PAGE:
The Glenties Cowl is one of our most popular shop patterns, and we suspect that the pretty cast off is a good part of the reason for this. It’s a picot cast off and it’s very simple to work. It’ll give all sorts of things a neat touch – check out the Miss Potter mitts for another really effective implementation.
We often get asked at the counter how to do it, so here’s a tutorial. As usual, we’ve cast on thirty stitches or so and then worked ten(-ish) rows, so if you want to work along with this, that’s all the preparation you’ll need.
The exact number of stitches involved in picot cast offs can vary, but we’re working here with an instruction that reads:
Cast off 2 stitches, *slip the stitch that remains on the right needle back to the left hand needle.
Cable cast on 3 stitches.
Cast off 5 stitches.* Repeat from * to * until all stitches have been cast off.
In other words, the picots will be three stitches tall, and each of them will be two stitches away from its bobbly little neighbours. So to start with, cast off two stitches using the usual cast off:
You’ll have lots of stitches on the left hand needle and only one one on the right. Pop that single right hand stitch back onto the left hand needle, leaving your right hand needle empty.
Now you’re going to cast on three new stitches, using the cable cast on (it gives you a firmer cast on). Put the tip of the right hand needle behind the first stitch on the left hand needle, between that stitch and its immediate neightbour:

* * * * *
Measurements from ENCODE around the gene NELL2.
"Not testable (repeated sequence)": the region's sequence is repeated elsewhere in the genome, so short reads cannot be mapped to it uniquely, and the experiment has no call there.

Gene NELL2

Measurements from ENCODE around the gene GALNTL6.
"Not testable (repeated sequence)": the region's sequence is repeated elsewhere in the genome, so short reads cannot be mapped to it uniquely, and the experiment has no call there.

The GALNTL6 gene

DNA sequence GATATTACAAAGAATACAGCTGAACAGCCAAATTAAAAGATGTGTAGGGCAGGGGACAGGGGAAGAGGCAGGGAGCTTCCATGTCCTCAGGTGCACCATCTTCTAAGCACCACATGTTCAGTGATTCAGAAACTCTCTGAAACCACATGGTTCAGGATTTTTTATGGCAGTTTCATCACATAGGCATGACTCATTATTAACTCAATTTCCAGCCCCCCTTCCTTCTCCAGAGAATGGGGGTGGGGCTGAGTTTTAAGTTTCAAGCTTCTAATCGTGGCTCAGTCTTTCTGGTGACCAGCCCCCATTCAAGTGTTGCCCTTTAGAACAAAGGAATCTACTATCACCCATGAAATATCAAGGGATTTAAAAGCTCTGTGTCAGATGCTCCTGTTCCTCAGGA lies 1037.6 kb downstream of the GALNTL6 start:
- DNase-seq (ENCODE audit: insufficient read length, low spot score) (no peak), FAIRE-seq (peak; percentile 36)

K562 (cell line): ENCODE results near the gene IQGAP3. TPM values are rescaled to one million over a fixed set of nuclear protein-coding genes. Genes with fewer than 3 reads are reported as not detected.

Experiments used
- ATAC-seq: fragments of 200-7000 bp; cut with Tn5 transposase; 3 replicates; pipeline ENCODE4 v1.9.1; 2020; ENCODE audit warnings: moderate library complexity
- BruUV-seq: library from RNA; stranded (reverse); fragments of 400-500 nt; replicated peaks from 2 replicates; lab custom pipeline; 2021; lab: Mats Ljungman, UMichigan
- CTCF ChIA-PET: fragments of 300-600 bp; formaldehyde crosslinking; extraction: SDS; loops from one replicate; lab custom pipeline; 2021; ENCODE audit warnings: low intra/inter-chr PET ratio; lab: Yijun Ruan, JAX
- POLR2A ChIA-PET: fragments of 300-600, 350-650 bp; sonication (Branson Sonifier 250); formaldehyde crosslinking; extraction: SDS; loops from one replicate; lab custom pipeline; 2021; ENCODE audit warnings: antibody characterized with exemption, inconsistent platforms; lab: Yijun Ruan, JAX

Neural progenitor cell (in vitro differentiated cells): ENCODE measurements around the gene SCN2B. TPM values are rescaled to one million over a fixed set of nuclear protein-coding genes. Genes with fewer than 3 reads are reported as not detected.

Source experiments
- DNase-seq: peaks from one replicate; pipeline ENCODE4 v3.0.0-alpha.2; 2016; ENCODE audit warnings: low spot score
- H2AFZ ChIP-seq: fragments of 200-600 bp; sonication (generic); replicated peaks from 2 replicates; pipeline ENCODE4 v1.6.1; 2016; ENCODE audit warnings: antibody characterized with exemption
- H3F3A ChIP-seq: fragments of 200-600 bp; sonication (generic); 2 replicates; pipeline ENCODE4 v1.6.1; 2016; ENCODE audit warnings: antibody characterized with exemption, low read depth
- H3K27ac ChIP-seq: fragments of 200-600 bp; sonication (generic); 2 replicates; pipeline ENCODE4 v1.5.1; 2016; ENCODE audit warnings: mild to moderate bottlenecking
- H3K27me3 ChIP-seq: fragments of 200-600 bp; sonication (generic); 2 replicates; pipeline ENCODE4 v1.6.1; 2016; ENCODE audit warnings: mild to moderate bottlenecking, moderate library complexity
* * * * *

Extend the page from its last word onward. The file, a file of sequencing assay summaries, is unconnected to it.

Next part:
Wrap the yarn in a normal knitting motion around the tip of the right hand needle:
Pull a new loop towards you between the two stitches – this is your new stitch:
Pop that new stitch up on your left hand needle:
Repeat this procedure, casting on a total of three new stitches…
… and immediately start to cast off, casting off five stitches in total (your three newly cast on stitches, and then two of the original ones):
When you’ve cast off the five, stop and have a look at what’s happened – you’ve got a little protruberance of yarn:
At this point, slip the single stitch from the right hand needle back to the left hand needle, ready to cable-cast-on three new stitches for the next picot:
When you’ve completed these steps a few times, take a moment to admire the result – and try not to put picot cast offs on everything you knit. You’ll want to, you know.
There’s a matching picot cast on as well, which we’ll do a tutorial for soon.
And here’s a Christmas decoration to admire as well – we’ve just been awestruck with the ingenuity of you all: